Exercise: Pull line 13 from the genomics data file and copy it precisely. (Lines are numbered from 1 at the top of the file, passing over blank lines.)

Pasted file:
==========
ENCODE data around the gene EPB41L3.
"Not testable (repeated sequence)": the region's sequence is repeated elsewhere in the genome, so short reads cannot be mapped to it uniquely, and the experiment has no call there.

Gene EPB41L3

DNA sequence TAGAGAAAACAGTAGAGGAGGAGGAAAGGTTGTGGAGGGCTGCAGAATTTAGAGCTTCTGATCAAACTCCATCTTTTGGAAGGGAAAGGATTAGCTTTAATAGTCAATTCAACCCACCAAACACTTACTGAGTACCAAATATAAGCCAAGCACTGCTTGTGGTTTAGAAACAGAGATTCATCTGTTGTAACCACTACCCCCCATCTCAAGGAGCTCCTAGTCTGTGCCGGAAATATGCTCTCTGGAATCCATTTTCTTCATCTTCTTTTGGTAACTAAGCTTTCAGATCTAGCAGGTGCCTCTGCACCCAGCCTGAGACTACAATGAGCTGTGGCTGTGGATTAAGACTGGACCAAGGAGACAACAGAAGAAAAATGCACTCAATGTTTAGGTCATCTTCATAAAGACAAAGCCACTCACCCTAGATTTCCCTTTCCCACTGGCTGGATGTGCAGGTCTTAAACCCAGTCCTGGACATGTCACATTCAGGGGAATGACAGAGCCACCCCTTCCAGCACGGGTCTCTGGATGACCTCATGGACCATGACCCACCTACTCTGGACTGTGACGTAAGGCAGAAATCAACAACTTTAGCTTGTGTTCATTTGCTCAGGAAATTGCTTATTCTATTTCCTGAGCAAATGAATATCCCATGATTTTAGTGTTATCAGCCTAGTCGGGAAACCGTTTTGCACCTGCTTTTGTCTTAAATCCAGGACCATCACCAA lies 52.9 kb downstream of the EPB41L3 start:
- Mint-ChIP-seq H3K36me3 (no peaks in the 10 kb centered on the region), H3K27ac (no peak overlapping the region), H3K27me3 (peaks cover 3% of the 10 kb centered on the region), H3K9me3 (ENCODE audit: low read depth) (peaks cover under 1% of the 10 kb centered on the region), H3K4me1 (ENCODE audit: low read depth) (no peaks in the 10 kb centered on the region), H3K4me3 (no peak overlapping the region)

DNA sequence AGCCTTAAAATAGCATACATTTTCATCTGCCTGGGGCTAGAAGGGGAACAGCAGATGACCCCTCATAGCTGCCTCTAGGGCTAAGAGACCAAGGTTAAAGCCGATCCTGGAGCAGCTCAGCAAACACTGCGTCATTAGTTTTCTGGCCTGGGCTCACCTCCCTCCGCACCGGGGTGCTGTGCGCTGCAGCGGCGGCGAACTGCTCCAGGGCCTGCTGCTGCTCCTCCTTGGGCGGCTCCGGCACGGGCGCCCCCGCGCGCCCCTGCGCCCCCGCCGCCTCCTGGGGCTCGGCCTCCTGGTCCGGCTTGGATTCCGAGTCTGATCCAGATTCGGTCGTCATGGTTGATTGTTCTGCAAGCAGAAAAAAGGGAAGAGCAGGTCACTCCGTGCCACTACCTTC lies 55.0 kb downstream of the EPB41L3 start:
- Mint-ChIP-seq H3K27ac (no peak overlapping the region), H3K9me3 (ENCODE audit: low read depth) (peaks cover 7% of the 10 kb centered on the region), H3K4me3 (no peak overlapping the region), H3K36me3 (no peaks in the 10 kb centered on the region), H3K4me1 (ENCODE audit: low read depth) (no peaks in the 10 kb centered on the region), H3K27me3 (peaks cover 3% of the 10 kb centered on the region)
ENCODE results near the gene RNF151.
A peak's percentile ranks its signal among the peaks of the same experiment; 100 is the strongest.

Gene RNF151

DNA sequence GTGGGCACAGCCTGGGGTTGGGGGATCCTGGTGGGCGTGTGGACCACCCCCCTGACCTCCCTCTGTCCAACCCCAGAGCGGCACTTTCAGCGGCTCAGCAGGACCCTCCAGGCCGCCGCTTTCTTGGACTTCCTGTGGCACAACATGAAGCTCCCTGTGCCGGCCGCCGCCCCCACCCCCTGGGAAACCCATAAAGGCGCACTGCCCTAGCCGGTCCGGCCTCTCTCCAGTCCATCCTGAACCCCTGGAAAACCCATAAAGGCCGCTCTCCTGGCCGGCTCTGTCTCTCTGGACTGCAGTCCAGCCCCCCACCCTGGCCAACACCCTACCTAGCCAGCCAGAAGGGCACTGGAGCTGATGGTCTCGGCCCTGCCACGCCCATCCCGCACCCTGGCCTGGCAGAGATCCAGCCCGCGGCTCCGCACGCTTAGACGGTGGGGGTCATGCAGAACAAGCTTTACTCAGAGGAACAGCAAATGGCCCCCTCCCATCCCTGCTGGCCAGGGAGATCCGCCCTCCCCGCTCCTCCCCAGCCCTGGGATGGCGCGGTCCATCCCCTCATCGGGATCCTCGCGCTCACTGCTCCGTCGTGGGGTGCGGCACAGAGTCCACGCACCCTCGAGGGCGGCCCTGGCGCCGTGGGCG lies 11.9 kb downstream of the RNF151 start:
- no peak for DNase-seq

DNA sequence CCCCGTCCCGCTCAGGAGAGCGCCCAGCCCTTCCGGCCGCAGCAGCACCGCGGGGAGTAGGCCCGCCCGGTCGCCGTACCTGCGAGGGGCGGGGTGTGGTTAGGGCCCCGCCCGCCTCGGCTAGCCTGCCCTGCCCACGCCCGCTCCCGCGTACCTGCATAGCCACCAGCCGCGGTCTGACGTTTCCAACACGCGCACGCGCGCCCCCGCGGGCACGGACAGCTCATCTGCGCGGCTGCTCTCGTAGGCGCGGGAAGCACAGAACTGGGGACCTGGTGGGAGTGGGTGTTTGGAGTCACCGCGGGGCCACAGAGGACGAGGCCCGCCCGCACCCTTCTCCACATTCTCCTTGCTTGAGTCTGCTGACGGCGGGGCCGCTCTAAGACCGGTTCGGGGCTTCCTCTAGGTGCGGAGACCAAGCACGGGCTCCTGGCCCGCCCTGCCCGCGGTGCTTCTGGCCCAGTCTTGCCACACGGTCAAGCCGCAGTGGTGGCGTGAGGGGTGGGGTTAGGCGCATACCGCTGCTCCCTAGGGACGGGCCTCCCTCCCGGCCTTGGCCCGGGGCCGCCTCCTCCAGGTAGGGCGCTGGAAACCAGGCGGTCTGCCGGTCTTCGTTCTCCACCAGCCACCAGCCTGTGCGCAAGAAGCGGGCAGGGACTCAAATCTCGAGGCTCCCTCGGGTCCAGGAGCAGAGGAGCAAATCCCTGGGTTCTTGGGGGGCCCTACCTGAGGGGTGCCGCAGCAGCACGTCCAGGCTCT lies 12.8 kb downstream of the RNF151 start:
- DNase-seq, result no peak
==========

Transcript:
DNA sequence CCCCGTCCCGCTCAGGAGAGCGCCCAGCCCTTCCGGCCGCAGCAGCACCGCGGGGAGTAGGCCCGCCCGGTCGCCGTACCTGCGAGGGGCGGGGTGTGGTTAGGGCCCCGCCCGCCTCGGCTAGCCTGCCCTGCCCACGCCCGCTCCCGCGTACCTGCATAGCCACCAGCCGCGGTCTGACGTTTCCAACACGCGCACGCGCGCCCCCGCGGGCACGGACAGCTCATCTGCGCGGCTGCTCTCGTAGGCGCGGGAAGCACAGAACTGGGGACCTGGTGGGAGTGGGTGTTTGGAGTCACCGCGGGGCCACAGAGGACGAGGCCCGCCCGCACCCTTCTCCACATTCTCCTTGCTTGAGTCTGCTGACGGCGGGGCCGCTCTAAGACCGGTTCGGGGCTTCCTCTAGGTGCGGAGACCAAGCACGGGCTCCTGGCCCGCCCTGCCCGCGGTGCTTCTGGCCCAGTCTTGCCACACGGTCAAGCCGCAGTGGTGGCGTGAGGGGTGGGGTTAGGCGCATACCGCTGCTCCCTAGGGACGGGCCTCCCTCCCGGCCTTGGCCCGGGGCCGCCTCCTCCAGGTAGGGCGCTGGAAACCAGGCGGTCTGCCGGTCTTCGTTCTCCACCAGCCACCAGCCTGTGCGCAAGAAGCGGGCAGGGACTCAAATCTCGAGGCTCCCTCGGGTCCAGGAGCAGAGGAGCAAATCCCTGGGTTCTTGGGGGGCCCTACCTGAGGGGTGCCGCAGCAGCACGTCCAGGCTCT lies 12.8 kb downstream of the RNF151 start: